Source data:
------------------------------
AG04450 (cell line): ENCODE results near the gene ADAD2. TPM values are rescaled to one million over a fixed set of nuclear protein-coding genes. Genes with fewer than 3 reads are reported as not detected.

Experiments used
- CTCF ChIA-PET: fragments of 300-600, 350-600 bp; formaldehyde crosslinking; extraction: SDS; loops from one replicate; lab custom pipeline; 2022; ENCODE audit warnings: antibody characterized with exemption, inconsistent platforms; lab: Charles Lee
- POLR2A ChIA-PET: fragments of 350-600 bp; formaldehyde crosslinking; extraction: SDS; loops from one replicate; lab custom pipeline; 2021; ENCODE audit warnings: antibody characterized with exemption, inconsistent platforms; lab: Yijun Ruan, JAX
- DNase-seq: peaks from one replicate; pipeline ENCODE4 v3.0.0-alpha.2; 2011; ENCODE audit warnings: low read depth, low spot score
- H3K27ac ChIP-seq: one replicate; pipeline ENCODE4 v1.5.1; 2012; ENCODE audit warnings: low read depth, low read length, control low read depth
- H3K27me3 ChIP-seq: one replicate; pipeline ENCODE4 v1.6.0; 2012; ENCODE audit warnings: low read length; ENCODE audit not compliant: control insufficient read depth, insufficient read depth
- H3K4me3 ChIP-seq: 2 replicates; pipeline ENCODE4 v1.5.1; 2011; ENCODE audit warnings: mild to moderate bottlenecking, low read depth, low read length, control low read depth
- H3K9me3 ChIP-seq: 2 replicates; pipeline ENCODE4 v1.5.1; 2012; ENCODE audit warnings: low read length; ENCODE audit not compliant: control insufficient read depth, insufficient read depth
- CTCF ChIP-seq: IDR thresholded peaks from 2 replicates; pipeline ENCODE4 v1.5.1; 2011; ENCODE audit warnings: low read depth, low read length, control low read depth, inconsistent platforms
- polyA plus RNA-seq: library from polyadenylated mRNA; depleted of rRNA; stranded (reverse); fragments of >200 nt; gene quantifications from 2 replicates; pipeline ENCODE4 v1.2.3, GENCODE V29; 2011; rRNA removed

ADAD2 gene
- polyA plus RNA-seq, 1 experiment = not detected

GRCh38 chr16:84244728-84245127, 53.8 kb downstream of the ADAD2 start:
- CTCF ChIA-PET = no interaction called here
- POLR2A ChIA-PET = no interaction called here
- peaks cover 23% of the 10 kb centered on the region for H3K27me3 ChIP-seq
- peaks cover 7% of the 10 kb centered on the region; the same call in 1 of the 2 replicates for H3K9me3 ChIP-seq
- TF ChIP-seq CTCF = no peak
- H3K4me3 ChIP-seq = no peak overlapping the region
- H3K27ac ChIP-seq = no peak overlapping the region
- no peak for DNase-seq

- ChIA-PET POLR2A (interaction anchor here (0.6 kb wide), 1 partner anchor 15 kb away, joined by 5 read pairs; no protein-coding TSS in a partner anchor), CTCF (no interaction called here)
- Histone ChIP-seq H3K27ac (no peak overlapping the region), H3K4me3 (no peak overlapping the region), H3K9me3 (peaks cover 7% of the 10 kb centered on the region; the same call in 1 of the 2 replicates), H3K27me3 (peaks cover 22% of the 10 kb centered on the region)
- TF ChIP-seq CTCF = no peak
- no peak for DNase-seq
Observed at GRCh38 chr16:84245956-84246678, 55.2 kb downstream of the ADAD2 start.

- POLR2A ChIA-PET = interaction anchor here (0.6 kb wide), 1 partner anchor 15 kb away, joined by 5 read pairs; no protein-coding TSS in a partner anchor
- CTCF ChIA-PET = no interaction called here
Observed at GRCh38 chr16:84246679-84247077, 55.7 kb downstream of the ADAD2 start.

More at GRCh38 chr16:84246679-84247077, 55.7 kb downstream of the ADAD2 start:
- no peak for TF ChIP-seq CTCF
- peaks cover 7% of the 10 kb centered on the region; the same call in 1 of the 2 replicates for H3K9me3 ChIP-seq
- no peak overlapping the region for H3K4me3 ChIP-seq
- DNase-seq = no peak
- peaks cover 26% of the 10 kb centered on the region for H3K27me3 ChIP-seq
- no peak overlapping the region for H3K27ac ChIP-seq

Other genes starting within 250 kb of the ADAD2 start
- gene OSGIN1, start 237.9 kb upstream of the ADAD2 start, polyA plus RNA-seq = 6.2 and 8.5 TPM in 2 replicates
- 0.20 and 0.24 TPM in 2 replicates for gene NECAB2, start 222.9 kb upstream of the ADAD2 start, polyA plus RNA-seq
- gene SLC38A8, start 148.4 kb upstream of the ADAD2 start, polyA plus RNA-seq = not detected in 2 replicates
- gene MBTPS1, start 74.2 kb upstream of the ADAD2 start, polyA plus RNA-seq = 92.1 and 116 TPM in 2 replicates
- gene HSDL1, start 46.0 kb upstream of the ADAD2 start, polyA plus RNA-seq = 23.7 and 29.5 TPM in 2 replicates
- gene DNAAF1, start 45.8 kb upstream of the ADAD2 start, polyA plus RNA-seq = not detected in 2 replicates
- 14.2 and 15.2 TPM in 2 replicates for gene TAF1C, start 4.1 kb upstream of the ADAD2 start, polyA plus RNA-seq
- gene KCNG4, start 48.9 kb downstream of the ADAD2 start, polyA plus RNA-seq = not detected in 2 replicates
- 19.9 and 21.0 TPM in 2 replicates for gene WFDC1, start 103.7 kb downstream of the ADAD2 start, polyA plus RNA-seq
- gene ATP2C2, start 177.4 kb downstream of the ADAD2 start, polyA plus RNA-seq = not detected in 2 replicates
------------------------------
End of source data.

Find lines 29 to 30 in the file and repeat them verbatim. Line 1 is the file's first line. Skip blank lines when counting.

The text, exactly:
- CTCF ChIA-PET = no interaction called here
Observed at GRCh38 chr16:84246679-84247077, 55.7 kb downstream of the ADAD2 start.